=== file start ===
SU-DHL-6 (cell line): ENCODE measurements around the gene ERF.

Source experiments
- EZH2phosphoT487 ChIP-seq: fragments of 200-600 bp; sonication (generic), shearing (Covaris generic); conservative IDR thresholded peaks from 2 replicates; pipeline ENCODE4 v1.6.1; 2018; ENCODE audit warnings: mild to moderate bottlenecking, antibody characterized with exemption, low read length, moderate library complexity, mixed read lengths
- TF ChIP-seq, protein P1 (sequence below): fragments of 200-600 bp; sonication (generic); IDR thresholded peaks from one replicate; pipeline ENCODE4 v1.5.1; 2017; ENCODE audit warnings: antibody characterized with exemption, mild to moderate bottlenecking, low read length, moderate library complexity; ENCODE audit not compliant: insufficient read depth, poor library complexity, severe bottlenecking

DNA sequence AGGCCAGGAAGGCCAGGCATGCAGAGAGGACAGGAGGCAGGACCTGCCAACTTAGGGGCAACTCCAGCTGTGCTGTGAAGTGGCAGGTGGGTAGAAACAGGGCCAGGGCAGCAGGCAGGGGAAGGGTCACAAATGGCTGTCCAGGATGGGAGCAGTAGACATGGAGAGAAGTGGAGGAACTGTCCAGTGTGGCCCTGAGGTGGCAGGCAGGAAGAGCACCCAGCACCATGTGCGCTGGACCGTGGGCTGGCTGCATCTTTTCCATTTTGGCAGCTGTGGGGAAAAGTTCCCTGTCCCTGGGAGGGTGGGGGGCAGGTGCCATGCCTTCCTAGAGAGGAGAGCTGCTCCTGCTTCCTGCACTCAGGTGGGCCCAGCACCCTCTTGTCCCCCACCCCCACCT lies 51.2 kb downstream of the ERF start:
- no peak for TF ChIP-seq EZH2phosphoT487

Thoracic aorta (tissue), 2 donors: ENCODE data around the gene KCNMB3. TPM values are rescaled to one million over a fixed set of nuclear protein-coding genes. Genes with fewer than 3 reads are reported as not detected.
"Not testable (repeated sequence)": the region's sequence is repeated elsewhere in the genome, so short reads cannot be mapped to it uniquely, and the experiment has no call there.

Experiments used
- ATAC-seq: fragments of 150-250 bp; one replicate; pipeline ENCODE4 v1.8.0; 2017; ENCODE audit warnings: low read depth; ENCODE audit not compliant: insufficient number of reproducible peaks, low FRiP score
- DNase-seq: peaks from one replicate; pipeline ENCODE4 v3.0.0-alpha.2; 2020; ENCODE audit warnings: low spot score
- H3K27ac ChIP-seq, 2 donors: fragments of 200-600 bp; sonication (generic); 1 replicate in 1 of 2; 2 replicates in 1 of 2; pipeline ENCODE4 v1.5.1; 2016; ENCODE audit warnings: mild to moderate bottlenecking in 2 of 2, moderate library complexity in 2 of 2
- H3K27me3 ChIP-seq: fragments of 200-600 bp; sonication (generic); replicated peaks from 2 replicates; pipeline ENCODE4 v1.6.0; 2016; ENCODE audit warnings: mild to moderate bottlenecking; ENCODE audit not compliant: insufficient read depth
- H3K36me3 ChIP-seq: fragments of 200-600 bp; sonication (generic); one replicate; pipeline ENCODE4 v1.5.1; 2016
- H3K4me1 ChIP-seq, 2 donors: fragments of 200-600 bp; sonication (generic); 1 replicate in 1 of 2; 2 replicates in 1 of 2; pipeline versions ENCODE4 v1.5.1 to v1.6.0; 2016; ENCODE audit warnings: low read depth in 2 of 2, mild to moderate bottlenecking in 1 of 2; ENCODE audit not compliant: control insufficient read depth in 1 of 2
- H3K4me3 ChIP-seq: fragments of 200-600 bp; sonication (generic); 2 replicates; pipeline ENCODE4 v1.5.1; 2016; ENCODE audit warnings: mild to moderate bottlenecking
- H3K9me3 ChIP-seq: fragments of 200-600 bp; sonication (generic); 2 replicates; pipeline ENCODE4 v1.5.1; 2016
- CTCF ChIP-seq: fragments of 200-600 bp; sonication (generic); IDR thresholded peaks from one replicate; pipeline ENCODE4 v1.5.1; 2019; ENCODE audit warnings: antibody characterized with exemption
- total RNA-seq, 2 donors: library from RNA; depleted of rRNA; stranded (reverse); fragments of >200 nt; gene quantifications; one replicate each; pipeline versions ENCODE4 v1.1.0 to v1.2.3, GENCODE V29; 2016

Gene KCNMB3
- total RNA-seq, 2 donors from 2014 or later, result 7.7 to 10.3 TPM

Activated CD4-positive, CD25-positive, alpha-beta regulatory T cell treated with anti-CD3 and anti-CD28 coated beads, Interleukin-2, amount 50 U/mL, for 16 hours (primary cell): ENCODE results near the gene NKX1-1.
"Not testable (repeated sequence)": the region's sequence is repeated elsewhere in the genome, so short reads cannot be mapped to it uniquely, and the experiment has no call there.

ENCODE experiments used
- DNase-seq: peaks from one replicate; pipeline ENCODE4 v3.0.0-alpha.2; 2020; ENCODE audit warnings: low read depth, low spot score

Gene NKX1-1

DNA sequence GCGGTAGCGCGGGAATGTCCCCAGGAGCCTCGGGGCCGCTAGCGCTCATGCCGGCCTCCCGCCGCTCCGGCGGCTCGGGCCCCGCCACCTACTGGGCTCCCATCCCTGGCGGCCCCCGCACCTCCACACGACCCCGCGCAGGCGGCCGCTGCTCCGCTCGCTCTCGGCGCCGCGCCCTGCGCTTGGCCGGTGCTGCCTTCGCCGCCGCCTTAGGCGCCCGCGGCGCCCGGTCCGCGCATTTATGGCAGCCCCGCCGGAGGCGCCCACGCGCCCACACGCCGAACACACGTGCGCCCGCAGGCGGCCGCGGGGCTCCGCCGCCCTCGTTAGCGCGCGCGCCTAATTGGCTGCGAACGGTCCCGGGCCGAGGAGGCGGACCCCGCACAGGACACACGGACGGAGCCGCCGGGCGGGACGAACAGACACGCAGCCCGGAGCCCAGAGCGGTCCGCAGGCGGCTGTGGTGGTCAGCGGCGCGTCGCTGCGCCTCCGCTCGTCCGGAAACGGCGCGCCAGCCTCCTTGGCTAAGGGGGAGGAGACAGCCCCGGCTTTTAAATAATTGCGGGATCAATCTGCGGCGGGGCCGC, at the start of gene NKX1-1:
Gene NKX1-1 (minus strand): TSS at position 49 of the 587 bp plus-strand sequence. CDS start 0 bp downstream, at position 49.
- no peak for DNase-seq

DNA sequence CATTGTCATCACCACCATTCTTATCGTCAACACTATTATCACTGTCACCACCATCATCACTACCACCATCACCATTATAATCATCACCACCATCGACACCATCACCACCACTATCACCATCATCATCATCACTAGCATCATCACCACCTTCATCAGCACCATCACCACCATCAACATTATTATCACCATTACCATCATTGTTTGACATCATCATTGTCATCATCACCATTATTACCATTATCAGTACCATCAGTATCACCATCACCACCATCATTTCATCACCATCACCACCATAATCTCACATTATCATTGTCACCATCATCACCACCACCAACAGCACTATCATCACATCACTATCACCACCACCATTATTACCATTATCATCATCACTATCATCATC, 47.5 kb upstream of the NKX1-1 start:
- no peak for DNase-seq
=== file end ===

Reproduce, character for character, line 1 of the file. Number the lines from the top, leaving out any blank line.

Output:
SU-DHL-6 (cell line): ENCODE measurements around the gene ERF.